This time about the Supreme Court ruling on DOMA:

When SPIN heard that Section 3 of the odious Defense of Marriage Act had been ruled unconstitutional by the United States Supreme Court, naturally their first impulse was to call me.

"John," they said (there were several of them; it was a conference call), "you're a guy who's written, by our count, no fewer than 40 songs about an alcoholic couple getting a divorce. What's your take on this whole deal?"

"Well," I said, because I begin most of my answers to questions that way; it buys time, and also it sounds thoughtful: "I agree with the court, but I also don't think states should have the right to prevent people from marrying who they want, you know, the federal government can't really say 'Here, you abridge these rights, we don't have the stomach for it anymore,' you know — "

"So you think it's a 'partial victory'?" said the junior reporter from Nebraska. That was how he identified himself, "junior reporter from Nebraska." I think his name was actually Kip but the part that stuck with me was "junior reporter from Nebraska."

"Well," I said, because complex deals require a full supply of "wells," "yes, 'partial victory,' sure, yes, bad law has been struck down. But —"

"But what?" demanded a gruff voice, which I can only assume was Weingarten's.

"Look," I said, which is the interjection you resort to when "well" just isn't cutting it anymore, "I'm kind of a radical about this, is the thing. People like to go on about 'the purpose of marriage is to rear children, whose contributions to society further the interest of the state' and all that kind of thing, but my eyes glaze over as soon as they start because actually no, the purpose of my marriage is whatever my partner and I say it is, and my radicalism extends even to maybe amending that to say whatever my partner(s) and I say it is, and the purpose of my marriage is, moreover, none of anybody's business, but if any governmental entity is in any way recognizing anybody's marriage, then it has to recognize mine, too, by which I mean 'anybody's,' at all, ever, forever, it's utterly mystifying to me that there's even any debate about this, and yet there's not only debate, there are a whole lot of people who get themselves very worked up thinking about how they're sure 'the institution of marriage' is somehow damaged by allowing more people to marry whomever they like, and then they start trying to draw comparisons to 'the fall of Rome' and so on, but one generally gets the impression they don't really know anything about that subject and moreover that marriage throughout history is not really their strong suit. But that's also usually the point when you get this sort of rush of perspective; it's like a tracking shot slowing down enough to let you know we're about to resolve on something really cool. Because this ruling, 5-4 or not, is really an observation about the direction we're actually headed already, with or without court rulings, i.e., toward actual freedom for everybody, the whole package, the slippery slope that the rapidly extinguishing breed of rights-deniers fear both rightly (because it's coming) and wrongly (because there's nothing to fear). That's what the ruling means: It is an admission by the court that it sees which way the wind is blowing, and sees the great place that that wind will eventually take us. I'm not fooled, this is only one battle, we lost another one just yesterday and that sucks, but every battle won means ground gained, and in the long run it seems clear that we're going to build something that could conceivably be awesome and totally slay."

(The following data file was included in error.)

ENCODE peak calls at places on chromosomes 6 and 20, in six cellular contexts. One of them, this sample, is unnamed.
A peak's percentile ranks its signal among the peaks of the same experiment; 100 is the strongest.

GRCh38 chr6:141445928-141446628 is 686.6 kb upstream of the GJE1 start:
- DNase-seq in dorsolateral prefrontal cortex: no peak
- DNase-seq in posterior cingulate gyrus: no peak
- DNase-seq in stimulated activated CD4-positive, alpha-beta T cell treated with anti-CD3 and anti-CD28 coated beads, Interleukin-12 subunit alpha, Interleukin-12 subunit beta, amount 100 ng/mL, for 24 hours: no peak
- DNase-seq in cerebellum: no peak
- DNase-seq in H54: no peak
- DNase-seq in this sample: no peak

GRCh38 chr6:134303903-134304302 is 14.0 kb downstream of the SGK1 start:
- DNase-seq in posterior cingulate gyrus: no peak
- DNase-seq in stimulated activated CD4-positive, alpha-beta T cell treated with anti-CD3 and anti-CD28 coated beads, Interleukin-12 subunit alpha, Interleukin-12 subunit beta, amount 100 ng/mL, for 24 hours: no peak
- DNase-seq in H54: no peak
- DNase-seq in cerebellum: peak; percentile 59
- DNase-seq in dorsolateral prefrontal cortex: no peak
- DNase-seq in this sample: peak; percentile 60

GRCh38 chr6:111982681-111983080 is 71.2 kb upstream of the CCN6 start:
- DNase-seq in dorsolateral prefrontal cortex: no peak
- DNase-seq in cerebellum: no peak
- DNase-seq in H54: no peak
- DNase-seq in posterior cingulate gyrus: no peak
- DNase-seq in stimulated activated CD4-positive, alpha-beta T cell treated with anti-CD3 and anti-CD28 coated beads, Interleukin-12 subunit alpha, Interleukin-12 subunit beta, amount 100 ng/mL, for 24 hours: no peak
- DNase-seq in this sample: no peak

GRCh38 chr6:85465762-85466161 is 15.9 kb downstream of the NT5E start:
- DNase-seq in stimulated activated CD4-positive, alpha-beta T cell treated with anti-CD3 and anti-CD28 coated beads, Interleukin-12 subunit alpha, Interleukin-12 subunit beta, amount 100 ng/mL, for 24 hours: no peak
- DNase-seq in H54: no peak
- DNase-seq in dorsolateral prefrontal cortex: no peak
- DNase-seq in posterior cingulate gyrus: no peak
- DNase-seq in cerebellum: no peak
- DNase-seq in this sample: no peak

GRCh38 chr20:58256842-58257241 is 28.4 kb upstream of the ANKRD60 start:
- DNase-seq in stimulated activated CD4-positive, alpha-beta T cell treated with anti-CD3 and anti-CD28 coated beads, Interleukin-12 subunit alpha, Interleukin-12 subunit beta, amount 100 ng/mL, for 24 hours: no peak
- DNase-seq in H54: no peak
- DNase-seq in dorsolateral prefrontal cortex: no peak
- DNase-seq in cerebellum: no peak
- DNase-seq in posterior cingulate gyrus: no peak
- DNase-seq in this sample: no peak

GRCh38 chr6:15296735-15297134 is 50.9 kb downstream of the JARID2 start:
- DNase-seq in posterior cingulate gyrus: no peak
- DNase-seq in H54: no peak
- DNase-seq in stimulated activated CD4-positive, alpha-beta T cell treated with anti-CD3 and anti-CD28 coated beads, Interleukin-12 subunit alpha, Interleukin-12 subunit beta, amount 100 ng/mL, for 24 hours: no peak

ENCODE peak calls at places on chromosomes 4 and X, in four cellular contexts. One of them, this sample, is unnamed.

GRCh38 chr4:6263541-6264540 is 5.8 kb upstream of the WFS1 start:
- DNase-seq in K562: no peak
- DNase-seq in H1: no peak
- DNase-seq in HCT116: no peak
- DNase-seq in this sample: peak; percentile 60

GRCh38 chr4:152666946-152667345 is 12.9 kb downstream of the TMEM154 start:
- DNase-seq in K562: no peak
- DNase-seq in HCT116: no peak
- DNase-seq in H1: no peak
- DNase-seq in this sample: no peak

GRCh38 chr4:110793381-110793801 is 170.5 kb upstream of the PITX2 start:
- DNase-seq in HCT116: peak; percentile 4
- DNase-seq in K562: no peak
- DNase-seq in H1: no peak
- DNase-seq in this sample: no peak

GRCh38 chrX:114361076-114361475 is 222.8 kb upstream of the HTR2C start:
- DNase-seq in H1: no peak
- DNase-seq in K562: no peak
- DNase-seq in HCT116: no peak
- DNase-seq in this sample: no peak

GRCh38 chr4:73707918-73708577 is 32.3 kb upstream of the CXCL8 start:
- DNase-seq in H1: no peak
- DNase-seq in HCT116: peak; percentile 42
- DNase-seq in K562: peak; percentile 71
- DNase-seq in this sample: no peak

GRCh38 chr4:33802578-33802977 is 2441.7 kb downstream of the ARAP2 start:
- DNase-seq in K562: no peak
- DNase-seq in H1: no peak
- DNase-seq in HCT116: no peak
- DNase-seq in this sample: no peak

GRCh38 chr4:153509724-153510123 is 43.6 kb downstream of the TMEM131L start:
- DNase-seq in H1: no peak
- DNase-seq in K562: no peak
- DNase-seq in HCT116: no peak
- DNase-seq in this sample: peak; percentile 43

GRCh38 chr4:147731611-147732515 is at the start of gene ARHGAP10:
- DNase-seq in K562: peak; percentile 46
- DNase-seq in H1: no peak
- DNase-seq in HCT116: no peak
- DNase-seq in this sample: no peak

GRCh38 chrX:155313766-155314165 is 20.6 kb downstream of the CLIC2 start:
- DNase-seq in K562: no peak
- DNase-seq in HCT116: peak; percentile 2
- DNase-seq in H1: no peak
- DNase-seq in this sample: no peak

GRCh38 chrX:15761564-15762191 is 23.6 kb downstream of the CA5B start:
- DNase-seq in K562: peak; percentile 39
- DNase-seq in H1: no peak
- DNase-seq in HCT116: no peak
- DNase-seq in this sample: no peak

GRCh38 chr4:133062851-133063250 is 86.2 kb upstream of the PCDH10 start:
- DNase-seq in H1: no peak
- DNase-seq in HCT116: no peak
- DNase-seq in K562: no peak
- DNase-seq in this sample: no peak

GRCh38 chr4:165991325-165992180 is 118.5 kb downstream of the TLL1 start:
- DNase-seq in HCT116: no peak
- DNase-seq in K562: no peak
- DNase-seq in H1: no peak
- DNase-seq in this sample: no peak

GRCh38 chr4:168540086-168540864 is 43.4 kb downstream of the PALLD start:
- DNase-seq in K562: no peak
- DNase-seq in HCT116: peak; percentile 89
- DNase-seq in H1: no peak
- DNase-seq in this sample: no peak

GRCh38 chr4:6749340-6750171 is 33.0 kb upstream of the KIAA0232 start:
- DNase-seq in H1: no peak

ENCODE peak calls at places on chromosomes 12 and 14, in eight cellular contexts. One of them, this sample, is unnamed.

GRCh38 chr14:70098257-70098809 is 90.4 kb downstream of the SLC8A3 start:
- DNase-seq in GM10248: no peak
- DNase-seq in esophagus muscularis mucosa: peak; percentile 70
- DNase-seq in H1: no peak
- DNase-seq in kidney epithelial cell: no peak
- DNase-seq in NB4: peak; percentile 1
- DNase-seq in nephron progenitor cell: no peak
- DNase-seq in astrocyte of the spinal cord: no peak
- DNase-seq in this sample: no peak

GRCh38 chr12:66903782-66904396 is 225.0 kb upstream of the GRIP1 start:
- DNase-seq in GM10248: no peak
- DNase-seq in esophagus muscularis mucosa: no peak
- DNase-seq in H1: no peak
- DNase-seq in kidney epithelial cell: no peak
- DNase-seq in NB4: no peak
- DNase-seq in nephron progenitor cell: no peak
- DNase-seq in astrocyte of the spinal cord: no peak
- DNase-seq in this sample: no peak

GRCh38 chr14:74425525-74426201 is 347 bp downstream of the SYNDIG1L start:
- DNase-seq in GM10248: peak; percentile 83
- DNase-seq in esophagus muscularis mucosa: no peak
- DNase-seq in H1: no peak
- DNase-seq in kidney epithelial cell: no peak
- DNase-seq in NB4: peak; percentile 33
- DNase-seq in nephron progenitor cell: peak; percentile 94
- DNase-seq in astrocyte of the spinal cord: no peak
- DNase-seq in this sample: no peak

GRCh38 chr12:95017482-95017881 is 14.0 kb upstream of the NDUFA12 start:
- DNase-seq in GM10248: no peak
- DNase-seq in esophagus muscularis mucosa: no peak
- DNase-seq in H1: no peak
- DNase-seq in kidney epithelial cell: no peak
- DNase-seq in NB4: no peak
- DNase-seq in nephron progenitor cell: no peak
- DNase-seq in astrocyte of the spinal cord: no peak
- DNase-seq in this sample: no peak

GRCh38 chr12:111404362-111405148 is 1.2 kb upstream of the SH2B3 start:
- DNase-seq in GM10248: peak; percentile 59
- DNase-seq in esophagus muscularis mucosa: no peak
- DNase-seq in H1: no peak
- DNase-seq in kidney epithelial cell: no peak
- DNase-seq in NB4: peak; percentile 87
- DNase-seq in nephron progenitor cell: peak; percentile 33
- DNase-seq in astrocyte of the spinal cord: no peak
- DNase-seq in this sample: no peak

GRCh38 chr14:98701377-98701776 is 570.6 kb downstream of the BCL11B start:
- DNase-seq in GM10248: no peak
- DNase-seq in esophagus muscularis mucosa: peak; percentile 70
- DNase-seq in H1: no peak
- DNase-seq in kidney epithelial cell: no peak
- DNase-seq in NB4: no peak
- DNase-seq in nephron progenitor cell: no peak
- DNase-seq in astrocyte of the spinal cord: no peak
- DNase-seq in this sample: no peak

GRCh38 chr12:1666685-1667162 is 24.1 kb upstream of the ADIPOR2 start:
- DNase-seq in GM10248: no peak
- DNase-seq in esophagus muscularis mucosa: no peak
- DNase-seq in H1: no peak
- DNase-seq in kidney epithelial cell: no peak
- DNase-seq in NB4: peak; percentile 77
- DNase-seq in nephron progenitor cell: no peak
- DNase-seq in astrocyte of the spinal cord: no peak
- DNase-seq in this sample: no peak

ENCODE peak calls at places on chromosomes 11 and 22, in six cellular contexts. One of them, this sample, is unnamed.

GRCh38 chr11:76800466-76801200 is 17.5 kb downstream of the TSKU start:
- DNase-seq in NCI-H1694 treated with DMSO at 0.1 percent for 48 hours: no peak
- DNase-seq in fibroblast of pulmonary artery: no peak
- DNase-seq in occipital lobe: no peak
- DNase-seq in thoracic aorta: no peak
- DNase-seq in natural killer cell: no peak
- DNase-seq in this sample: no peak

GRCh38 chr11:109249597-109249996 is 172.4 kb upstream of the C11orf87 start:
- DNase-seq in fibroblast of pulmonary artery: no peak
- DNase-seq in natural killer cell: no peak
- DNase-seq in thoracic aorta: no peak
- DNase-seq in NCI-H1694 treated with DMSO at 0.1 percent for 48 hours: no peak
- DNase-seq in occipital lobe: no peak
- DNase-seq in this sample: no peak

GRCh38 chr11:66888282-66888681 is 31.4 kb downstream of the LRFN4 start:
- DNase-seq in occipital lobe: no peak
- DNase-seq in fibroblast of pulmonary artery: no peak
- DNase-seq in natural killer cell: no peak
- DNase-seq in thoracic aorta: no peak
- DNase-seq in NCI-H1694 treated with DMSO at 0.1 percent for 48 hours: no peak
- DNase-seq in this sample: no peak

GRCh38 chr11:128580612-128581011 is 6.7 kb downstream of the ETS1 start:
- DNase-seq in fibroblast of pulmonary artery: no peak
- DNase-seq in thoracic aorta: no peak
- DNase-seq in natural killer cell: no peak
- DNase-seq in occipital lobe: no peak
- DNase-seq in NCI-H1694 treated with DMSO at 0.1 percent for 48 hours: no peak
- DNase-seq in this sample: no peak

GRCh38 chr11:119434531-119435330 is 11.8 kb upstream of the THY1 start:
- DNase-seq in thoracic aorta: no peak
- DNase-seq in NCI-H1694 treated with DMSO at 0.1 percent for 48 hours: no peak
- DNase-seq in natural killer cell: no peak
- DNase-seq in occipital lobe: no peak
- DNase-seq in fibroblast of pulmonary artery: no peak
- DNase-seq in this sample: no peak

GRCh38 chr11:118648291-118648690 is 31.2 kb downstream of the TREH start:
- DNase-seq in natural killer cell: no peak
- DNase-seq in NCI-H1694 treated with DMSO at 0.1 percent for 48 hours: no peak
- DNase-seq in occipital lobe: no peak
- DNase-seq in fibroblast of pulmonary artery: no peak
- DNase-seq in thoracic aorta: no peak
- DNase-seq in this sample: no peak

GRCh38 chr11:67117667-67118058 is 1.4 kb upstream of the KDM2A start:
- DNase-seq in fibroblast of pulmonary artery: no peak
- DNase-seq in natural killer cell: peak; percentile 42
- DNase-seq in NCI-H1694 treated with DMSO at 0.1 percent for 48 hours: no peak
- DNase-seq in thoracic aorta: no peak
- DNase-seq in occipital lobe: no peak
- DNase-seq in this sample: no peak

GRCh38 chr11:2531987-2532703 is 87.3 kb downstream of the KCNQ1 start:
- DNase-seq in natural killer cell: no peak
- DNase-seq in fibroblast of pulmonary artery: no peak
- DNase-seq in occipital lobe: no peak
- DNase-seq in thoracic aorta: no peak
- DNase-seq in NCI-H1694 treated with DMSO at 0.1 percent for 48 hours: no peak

"Completely slay?" Weingarten said. I could hear him scribbling.

"Completely," I said. I gripped my phone between my shoulder and my face and assumed a moshing posture no one but the cat could see. "Completely, totally slay."